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European Union Upends Copyright Laws


Earlier this year, the European Union (EU) approved sweeping new changes to existing copyright laws. This new European Union Copyright Directive clears the way for imposing liability on internet content providers when users of their websites post or share copyright-infringing materials. New limits are also imposed on linking to news sites.

U.S. and Prior EU Laws

In the United States, if an internet content provider receives information from a third party, the content provider’s liability may be avoided by complying with the requirements of the Digital Millennium Copyright Act (DMCA). Companies that comply with simple DMCA requirements are not liable for infringement if they take down the infringing material after receiving a “takedown” notice.

EU law handled this issue differently, but it had limitations on liability if a content provider acted as a “mere conduit” for the information. The prior law also prevented EU countries from imposing monitoring requirements on the content provider.

New EU Directive

The new Directive requires companies to use their best efforts to “ensure the unavailability” of the copyrighted works of others. In essence, prior copyright law in this area has been reversed. The new Directive also places additional limitations on linking to news sites.

EU countries now have two years to implement national legislation that meets the Directive’s requirements.

The new Directive is ambiguous, as it allows individual EU countries to pass legislation that isn’t consistent from country to country. It is also complicated, containing certain mitigating factors and exceptions for certain types of content and certain types of companies, many of which are not clear. At present, there is a considerable amount of uncertainty as to its meaning and application.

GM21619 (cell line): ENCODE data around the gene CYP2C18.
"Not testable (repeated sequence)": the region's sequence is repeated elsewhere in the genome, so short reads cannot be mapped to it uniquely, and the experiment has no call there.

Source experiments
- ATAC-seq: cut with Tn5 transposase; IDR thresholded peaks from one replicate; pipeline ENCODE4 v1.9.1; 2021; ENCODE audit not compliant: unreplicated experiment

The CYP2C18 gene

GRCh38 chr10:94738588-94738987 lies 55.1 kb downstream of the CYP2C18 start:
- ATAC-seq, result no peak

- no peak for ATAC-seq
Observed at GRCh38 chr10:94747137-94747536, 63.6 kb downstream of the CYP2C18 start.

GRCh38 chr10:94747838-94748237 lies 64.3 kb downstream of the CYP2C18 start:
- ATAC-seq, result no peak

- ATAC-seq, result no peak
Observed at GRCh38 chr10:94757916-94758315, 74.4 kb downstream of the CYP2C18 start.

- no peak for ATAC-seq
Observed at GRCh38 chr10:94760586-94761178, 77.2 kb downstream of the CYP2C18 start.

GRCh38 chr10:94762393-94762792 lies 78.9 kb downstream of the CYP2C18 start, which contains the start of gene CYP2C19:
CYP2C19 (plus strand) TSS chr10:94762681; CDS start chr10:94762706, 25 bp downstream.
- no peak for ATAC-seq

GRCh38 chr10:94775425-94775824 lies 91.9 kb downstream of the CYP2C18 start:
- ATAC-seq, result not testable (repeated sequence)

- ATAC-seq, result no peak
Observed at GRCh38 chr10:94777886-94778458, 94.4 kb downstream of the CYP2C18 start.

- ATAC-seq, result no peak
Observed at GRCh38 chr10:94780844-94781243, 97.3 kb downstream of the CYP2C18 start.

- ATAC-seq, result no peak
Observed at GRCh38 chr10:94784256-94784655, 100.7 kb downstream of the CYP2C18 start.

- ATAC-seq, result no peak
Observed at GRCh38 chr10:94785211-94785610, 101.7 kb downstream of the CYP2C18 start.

What You Should Be Doing

Companies providing services in or located in the EU may be required to implement a content filter or other affirmative means to prevent copyright-infringing materials from being uploaded to its platforms or websites by third party users.

Companies impacted by these changes should begin planning any software development or other steps necessary to ensure their compliance when EU member states begin implementing this Directive.

If you would like specific guidance regarding this change in law or would like to discuss protections under the DMCA, please feel free to contact the author at or any member of the Technology Transactions or Intellectual Property practice groups at Morris, Manning & Martin, LLP.